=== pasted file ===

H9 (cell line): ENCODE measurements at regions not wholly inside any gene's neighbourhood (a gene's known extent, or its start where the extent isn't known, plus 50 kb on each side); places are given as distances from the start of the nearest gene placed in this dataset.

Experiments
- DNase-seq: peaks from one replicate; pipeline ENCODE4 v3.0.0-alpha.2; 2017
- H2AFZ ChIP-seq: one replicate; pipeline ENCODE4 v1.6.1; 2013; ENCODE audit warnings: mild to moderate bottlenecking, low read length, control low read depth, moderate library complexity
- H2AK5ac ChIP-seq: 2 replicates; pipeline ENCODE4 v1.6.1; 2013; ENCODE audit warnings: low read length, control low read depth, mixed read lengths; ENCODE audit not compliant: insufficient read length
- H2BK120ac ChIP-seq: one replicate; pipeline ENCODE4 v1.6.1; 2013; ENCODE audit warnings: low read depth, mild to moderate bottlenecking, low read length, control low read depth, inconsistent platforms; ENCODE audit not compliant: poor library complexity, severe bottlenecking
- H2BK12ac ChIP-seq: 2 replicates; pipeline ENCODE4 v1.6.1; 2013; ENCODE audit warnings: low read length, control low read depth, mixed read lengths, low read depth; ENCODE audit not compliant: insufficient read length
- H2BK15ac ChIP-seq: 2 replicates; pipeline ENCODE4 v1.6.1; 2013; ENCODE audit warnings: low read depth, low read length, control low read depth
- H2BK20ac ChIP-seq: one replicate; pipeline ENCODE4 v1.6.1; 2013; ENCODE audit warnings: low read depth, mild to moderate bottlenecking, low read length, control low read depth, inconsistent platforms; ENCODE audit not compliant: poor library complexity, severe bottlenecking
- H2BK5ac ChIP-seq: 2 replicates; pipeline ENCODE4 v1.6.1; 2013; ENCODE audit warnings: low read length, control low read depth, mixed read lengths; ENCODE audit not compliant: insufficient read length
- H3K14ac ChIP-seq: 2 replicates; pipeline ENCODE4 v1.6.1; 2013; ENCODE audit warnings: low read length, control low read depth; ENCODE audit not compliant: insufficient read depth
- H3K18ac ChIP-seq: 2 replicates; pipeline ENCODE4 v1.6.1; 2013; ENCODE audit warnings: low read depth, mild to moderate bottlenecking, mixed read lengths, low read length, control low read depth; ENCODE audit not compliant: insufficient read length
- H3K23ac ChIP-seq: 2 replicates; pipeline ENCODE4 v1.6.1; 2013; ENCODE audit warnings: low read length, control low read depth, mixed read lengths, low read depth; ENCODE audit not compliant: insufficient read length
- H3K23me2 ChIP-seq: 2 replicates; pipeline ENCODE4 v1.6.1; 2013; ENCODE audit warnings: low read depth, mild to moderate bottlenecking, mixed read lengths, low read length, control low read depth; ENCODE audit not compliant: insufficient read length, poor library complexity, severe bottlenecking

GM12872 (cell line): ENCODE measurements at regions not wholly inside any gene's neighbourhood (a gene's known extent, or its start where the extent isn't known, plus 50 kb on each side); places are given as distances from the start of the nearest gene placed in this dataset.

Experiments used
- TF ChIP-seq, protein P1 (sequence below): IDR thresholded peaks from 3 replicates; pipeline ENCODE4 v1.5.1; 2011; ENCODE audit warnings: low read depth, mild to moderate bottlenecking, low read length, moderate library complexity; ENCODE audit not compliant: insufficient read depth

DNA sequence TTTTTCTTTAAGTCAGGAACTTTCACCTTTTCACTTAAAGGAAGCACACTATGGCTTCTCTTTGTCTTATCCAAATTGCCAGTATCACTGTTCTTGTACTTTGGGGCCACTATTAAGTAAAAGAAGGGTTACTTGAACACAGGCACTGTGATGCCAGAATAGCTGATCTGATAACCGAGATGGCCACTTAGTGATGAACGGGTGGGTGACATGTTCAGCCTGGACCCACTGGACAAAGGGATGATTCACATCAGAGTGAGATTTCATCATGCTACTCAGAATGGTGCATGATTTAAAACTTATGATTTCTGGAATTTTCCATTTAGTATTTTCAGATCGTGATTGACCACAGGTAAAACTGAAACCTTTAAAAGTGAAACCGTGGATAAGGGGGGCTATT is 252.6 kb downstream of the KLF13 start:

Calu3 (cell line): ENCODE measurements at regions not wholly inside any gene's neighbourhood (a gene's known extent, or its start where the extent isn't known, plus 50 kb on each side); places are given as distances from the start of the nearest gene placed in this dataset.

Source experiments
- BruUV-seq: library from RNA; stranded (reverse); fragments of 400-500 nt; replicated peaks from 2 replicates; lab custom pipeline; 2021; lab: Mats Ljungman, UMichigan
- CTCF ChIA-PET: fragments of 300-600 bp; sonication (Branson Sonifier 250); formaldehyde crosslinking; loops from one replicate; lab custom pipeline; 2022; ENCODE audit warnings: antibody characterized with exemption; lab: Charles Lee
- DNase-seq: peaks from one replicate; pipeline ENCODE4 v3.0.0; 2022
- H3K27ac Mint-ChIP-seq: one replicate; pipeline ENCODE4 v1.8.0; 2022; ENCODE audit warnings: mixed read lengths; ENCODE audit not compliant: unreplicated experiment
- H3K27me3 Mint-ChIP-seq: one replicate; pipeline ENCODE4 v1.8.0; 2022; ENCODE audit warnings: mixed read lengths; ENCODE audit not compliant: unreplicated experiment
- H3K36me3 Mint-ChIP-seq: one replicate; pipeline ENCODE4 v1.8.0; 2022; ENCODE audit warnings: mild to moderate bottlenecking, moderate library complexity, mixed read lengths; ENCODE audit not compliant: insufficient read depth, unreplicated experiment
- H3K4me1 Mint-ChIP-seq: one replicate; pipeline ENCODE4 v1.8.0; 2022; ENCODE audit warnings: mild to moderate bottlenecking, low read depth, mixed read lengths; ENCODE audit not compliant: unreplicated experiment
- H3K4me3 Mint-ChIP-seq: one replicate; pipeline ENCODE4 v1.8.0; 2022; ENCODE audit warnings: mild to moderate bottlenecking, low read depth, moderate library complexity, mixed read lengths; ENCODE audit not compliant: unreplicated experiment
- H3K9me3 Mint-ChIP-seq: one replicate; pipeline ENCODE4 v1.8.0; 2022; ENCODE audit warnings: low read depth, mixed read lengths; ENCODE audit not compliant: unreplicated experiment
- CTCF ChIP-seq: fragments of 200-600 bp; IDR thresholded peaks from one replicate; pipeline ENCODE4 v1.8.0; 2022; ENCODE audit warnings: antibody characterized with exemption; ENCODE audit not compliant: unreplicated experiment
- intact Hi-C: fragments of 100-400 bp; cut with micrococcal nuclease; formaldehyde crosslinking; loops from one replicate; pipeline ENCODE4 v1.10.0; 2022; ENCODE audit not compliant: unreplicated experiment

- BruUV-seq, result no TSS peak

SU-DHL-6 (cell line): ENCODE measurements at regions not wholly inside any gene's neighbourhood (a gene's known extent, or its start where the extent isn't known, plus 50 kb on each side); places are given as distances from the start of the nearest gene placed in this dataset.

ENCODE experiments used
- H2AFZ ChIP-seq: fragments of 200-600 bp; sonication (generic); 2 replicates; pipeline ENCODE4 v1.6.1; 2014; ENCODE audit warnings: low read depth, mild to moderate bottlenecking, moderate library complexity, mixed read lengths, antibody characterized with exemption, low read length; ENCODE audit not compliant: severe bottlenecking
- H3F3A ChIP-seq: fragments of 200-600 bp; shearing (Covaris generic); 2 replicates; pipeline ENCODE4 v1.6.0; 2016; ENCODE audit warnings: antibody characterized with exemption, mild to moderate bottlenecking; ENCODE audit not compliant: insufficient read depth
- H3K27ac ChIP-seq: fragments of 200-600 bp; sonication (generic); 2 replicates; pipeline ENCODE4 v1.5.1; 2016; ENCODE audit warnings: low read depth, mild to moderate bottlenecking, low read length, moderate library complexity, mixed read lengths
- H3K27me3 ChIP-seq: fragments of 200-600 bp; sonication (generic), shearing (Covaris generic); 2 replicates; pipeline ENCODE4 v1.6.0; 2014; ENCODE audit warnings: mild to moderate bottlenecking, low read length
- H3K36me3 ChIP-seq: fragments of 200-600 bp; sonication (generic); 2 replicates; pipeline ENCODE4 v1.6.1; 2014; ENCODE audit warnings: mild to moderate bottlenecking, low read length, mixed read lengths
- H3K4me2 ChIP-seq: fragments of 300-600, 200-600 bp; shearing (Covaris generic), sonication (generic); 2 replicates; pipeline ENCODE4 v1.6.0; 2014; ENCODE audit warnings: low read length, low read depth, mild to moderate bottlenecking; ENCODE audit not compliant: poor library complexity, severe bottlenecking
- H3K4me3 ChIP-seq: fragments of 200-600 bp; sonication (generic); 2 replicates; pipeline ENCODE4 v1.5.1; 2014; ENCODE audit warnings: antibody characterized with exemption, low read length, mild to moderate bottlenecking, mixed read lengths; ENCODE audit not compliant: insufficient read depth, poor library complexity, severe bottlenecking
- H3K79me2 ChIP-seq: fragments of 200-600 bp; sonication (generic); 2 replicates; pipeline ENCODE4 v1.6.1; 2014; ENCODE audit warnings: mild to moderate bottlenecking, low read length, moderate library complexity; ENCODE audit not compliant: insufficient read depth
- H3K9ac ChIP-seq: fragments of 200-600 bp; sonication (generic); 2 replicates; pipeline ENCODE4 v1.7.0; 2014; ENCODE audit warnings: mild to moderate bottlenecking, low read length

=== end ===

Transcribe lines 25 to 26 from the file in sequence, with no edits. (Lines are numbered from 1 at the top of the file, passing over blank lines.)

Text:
- H3K27me3 Mint-ChIP-seq: one replicate; pipeline ENCODE4 v1.8.0; 2022; ENCODE audit warnings: mixed read lengths; ENCODE audit not compliant: unreplicated experiment
- H3K36me3 Mint-ChIP-seq: one replicate; pipeline ENCODE4 v1.8.0; 2022; ENCODE audit warnings: mild to moderate bottlenecking, moderate library complexity, mixed read lengths; ENCODE audit not compliant: insufficient read depth, unreplicated experiment